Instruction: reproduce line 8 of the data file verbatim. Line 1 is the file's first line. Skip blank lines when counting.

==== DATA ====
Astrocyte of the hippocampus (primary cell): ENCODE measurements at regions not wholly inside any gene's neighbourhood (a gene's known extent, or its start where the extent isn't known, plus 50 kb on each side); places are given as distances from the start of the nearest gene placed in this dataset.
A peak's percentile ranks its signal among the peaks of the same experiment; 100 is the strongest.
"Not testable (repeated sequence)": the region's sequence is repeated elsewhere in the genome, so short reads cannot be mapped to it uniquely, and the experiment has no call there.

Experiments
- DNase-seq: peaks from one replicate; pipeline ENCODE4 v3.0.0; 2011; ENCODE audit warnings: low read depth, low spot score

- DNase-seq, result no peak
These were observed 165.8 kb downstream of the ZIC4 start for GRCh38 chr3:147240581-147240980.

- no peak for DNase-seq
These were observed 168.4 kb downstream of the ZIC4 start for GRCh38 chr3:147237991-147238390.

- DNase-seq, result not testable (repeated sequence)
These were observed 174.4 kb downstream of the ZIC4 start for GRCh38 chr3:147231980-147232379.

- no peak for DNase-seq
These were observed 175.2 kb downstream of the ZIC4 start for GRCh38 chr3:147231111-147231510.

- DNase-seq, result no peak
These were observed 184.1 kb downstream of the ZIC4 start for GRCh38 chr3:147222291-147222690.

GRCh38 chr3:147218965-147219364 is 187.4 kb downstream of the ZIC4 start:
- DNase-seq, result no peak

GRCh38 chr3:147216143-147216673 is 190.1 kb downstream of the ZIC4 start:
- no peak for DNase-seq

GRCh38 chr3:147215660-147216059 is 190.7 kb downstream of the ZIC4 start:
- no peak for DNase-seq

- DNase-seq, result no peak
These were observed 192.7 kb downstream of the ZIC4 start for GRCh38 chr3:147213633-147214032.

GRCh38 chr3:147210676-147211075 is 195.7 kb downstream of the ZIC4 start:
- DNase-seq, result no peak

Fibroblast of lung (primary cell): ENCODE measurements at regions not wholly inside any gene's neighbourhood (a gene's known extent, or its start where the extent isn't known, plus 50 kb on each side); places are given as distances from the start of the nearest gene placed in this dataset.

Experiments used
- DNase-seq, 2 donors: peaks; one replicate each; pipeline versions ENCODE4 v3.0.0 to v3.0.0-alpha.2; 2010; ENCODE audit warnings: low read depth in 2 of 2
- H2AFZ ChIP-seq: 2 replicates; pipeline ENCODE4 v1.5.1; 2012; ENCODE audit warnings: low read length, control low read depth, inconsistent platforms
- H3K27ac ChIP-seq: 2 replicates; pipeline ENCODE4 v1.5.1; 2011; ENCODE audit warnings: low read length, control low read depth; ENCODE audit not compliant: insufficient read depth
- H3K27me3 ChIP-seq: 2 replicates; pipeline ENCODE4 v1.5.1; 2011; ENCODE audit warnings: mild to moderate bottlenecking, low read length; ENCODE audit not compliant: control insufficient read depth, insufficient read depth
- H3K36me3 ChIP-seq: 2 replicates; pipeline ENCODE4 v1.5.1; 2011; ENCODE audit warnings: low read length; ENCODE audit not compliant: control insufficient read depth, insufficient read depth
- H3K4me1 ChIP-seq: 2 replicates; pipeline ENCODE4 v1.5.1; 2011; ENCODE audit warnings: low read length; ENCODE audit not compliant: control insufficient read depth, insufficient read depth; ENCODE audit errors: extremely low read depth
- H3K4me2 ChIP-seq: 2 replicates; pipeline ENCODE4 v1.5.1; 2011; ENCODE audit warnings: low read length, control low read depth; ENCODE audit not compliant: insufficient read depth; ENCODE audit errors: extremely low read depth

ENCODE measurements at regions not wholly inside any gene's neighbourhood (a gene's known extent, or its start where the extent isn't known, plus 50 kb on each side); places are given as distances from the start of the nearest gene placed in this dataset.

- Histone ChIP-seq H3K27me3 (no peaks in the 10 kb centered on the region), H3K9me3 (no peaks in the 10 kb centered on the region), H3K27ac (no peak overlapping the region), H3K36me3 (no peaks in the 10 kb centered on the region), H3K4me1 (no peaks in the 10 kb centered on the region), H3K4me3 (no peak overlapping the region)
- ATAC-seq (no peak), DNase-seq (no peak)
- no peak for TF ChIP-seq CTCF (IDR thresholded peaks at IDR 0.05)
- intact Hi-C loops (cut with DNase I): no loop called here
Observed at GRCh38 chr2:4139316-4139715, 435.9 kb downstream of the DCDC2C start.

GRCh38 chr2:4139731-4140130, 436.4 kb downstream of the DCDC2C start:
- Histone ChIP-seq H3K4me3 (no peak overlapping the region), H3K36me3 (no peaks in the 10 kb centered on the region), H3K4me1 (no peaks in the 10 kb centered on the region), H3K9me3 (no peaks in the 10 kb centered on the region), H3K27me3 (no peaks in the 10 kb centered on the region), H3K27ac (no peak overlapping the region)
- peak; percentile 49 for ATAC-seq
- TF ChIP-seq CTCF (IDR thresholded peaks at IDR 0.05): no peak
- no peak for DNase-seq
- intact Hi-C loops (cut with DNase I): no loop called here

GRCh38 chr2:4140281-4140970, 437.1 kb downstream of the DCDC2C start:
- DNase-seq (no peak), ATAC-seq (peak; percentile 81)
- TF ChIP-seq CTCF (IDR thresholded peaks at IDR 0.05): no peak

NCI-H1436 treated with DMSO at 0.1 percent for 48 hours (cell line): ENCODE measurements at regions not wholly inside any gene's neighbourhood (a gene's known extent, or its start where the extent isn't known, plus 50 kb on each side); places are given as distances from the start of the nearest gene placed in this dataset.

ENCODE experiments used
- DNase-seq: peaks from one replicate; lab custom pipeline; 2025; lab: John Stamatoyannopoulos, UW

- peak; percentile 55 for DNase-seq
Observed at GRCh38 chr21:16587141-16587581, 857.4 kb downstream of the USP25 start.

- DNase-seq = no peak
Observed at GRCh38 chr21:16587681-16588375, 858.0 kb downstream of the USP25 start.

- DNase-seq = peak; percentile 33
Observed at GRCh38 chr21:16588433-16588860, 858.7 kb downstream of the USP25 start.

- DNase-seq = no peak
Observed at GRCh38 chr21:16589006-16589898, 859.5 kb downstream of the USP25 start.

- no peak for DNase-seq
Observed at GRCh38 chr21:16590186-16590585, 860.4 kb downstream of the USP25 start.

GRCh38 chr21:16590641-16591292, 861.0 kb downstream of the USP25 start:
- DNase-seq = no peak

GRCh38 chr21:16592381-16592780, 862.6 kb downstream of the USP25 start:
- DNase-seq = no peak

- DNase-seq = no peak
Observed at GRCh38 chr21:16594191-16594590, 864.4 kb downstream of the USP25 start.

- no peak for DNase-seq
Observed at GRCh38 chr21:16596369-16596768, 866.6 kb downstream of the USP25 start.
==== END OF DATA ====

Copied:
- no peak for DNase-seq